Coloniality comprises large congregation of individuals in a place that includes the same species living together with a mutual advantage of self-protection. It is an important question in evolution that how group-living organisms assemble together and how the colonial origin came into existence that harbours over a million individuals breeding and living in proximity. Colonial behaviour itself is an evolutionary ambiguity because individuals pay fitness costs to breed in high densities35. However, the coloniality character has been recorded among some phyla, specifically the tunicates, cnidarians, entoprocta, ectoprocta and bryozoans36. Ascidians are one of the members of chordates that belong to the Tunicata phyla and they offer unique opportunities to investigate the biology of stem cells. At larval stage, the Ascidiains have a typical chordate body plan including notochord, dorsal hollow nerve tube and striated musculature. Subsequent to its swimming stage, the larvae settle and undergo extensive metamorphosis37. At that stage chordate characteristics are resorbed and ultimately end up as filter feeding sessile invertebrate mature animal. Due to its small size and rapid development, Ascidian larvae have been used widely as a model to study specification and differentiation events of developmental biology since they exhibit solitary and colonial forms. Solitary ones can reach up to 10 cm while the colonial variety can spread up to several meters2. The colonial ascidians have two developmental pathways to create an identical adult thus unique among chordates with regenerative capability and became an outstanding model for embryonic and stem cells research38.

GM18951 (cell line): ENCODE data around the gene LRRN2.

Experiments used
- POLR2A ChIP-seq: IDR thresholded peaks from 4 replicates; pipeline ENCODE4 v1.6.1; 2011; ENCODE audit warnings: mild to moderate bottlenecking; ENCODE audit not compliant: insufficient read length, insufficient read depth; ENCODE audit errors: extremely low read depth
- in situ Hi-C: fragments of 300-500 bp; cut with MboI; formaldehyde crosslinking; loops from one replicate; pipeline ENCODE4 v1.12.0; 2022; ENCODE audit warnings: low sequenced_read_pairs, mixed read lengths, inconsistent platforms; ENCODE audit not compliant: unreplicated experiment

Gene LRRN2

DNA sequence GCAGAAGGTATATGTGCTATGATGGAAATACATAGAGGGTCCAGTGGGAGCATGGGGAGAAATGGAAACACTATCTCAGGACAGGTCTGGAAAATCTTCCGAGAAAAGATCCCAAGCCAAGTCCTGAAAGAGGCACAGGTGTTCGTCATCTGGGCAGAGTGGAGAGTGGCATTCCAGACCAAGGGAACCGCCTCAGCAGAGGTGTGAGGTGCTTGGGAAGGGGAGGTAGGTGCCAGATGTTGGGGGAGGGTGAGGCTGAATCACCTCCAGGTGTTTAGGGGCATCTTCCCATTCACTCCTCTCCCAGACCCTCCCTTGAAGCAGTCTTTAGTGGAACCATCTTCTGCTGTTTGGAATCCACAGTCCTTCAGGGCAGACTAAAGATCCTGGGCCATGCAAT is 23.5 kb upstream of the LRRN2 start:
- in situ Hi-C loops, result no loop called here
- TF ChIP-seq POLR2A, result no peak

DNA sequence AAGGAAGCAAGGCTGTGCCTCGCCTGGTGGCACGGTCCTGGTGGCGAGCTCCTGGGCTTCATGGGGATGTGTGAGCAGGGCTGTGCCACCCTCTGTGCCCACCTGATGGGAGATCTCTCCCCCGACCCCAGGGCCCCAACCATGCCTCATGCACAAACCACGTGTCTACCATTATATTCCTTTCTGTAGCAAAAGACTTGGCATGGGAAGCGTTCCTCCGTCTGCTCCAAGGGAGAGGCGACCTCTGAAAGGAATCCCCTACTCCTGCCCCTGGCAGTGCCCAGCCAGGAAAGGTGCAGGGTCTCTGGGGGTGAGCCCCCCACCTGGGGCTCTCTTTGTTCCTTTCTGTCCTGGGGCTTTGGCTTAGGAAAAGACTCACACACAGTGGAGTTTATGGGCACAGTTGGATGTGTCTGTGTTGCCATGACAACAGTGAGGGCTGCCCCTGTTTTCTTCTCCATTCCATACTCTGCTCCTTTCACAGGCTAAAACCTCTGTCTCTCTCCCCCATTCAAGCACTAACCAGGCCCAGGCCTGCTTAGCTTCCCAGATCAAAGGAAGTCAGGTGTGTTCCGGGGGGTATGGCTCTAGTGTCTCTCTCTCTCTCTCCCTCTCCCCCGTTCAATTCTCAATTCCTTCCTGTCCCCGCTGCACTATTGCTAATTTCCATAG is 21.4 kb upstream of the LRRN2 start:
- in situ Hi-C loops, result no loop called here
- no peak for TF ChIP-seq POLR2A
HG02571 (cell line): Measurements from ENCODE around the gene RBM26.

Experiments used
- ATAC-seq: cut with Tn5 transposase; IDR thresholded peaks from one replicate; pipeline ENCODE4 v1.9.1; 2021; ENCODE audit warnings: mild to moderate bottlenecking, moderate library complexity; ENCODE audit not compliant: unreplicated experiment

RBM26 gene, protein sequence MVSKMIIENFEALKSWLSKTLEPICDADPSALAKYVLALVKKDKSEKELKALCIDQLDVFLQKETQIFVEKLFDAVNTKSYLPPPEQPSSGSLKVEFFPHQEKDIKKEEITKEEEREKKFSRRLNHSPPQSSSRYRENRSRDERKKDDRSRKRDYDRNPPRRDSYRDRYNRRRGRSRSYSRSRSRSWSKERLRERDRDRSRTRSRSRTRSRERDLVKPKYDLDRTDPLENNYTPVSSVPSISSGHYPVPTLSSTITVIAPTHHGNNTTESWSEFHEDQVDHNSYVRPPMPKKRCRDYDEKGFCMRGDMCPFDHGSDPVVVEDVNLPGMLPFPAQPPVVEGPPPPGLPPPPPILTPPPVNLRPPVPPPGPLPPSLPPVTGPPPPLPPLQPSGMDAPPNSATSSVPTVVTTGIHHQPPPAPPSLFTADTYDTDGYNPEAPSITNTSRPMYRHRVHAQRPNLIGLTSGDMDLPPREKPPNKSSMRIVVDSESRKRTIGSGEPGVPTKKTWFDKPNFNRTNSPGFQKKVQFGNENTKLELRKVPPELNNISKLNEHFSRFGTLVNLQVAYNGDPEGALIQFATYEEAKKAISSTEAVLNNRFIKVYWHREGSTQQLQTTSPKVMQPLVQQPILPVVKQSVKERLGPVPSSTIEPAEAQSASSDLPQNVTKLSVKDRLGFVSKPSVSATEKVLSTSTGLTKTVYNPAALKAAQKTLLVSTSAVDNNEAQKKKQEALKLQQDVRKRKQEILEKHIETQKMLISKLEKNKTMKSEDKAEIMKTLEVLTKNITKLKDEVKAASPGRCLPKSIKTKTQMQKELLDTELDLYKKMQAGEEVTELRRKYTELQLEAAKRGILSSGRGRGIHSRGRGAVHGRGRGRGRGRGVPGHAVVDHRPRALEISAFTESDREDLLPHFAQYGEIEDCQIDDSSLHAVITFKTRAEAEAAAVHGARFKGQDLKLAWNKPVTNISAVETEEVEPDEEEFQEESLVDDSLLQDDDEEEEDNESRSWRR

One peculiar taxon known as Botryllid ascidian has become a model for allorecognition studies because of the allogeneic fusions revealing the evolutionary links between allorecognition, stem cell biology and ecology39. These colonial ascidians live in superficial sea water in all temperate zones around the world40. After hatching from their colony, Botryllus tadpoles larvae swim to surface where these attach and undergo metamorphosis resulting in the loss of chordate characteristics (tail, notochord, neural tube, and segmented musculature through the apoptosis)41. At the beginning of bud formation, the vesicle cells are morphologically undifferentiated; these stem cells can self-renew during asexual reproduction. These take part in organogenesis and gonad formation and these occur in clonemates in a vascular fused colony. So the genomes of circulating germline stem cells and somatic stem cells are the same and it is obvious that the individual tadpole is a target of natural selection. Colony fusion offers the opportunity for germline stem cells or somatic stem cells to move from one colony to a genetically distinct colony42.